by Nanci Lamborn – Brightmove Writer
Last week we took a look at the value of securing prior employment references. As promised, let’s turn the tables and look at how we respond when we’re the one being asked for the reference. When a coworker or a subordinate leaves and requests to name us as a reference, do we oblige them?
What if the one leaving was a mediocre worker on their best day, the dreary sot after whose departure you expect a merry parade between the cubicles? (Don’t deny it… someone specific just came to mind.)
Some recruiters or hiring managers will screen themselves behind the “My Position Won’t Allow It” shield. Many more will agree to only provide the name, rank and serial number response. And growing numbers of employers are handing over the reference reins to some automated technological reporting service or other, which is basically an equivalent to a 1-900 number without the promises of entertainment. We all hate to call these data clearing houses, don’t we? But apparently we must not all hate letting them speak for us. According to “The Work Number”, one of the largest such verifiers, close to 2,000 employers currently let The Work Number do the talking for them, and their participation roster lists some rather recognizable clients http://www.theworknumber.com/ParticipatingEmployers/. Adding insult to injury, potential employers must now pay to get the most basic of information verified. Seems something of a double standard, does it not? I’ll show you mine if you show me yours…
There is also the occasion of fulfilling a promise we later regret making. How many of us, perhaps in a termination situation in which we feel (or know) that the departed was separated unjustly, feel obligated to utter “Of course you can use me as a reference.” Or senior management thinks it’s a good idea to make this promise just to get someone off their backs. When the time comes to write the letter a few days after the worker has vacated, by then some horrific problem was discovered lurking deep within their unique filing by pile system, and you find yourself asking, “And I agreed to this reference why?”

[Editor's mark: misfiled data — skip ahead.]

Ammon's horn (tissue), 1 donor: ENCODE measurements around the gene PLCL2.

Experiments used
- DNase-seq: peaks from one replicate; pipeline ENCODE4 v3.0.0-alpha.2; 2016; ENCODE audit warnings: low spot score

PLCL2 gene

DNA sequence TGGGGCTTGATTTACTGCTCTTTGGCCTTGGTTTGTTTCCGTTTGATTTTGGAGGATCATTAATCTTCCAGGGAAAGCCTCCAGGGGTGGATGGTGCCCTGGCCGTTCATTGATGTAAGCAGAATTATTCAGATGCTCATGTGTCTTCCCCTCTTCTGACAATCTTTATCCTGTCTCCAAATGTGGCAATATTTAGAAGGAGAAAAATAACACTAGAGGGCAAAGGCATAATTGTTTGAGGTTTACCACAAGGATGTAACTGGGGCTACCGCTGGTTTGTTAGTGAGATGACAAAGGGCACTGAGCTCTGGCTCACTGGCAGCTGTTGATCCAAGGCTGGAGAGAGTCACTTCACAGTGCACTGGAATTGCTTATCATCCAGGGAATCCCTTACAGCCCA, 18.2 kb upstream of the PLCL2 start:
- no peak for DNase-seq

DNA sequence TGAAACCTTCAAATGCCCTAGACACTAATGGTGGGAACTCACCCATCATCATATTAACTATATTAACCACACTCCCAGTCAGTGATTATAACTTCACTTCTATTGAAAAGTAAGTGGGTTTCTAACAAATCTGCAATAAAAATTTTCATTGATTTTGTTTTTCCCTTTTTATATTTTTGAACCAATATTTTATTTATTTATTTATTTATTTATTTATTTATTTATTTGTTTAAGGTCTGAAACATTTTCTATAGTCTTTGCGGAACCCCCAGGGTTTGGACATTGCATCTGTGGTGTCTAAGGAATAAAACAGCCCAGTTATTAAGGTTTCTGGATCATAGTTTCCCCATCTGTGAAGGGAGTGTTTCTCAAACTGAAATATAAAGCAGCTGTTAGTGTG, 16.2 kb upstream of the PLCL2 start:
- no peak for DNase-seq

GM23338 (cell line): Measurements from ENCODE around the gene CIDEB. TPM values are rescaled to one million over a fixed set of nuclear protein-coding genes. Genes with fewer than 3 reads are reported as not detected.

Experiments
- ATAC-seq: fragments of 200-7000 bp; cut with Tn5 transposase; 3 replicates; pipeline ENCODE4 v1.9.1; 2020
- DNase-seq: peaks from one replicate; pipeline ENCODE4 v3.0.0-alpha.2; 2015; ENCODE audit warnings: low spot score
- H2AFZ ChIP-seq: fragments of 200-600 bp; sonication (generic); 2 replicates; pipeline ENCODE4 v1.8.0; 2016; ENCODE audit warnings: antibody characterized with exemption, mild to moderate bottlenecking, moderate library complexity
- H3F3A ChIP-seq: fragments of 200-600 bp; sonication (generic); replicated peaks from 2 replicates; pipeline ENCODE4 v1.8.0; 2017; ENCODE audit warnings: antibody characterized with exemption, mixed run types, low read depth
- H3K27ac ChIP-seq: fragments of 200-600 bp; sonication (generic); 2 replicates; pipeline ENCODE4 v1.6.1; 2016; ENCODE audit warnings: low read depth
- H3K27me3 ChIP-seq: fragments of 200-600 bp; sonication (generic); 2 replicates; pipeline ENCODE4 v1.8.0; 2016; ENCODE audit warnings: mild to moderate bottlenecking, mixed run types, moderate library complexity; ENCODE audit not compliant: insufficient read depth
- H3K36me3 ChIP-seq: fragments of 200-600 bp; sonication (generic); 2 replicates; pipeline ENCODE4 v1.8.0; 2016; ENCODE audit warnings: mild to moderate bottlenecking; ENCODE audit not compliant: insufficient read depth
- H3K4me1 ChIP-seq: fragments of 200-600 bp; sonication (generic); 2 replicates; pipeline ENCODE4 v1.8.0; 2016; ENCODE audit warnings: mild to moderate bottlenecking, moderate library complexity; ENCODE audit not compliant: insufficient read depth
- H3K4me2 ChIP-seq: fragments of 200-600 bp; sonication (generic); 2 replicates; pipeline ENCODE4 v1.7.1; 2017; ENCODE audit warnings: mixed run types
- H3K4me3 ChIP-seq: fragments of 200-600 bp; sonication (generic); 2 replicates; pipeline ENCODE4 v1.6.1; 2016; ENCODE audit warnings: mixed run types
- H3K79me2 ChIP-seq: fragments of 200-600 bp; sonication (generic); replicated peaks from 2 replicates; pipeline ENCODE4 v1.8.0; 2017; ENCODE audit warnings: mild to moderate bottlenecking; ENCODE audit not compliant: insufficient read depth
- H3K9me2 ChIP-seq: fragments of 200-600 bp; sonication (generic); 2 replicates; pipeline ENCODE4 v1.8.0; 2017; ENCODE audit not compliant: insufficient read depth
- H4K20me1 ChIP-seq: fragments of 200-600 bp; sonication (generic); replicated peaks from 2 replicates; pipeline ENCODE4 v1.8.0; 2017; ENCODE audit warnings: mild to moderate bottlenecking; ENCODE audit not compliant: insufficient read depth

Then there are the office bedsores, to whom you would like to be kind, so your best response to the “best qualities about them” inquiry garners some gibberish about a spiffy wardrobe and propensity for being prompt. Never mind the months of work you see in your future spent finding and fixing Mrs. Promptn Spiffy’s mistakes.
Rob Thompson, a blog author with an employment background screening service, provides an excellent article here on the downside (and potentially scary litigation risks) of providing falsely negative, falsely positive, or falsely neutral references. http://university.employeescreen.com/articles/employment_verifications. Thankfully many states are also now adopting shield laws to protect employers who give factual references, which should help ease the reference-giving fears at least somewhat. Even in these shield laws, however, individual state-specific guidelines do apply, and some states specify that references must be requested, not volunteered. If your state is not listed here, you may be out of luck for now. http://www.crimcheck.com/resources/job-reference-shield-laws.htm
Even with emerging pro-employer legislation, I don’t believe there is a single right answer for every situation. There are the rare and spectacular stars whose spouses you could throttle for relocating your precious worker gem out of state; you would gush about that employee’s accolades for hours to anyone with ears. Thankfully now we have the LinkedIn recommendations option for that, which we can later withdraw if the love gets lost.
So. Will you recommend me?
BrightMove Team Blogger/Writer
Nanci Lamborn is a 20-year veteran of human resources and recruiting. She currently recruits in the Atlanta area for the insurance industry and recently obtained her SPHR designation.
BrightMove is a leading provider of Software-as-a-Service (SaaS) applicant tracking software and talent management solutions for staffing, enterprise, mid-market and outsourcing areas of recruiting software.
Incorporated in 2003, BrightMove has quickly grown to become a system of choice for recruiters who want to use advanced tools designed to find and manage only the best of talent. With more 60 clients worldwide including Subaru of America and Maidenform, BrightMove is one of fastest-growing ATS providers in the industry.
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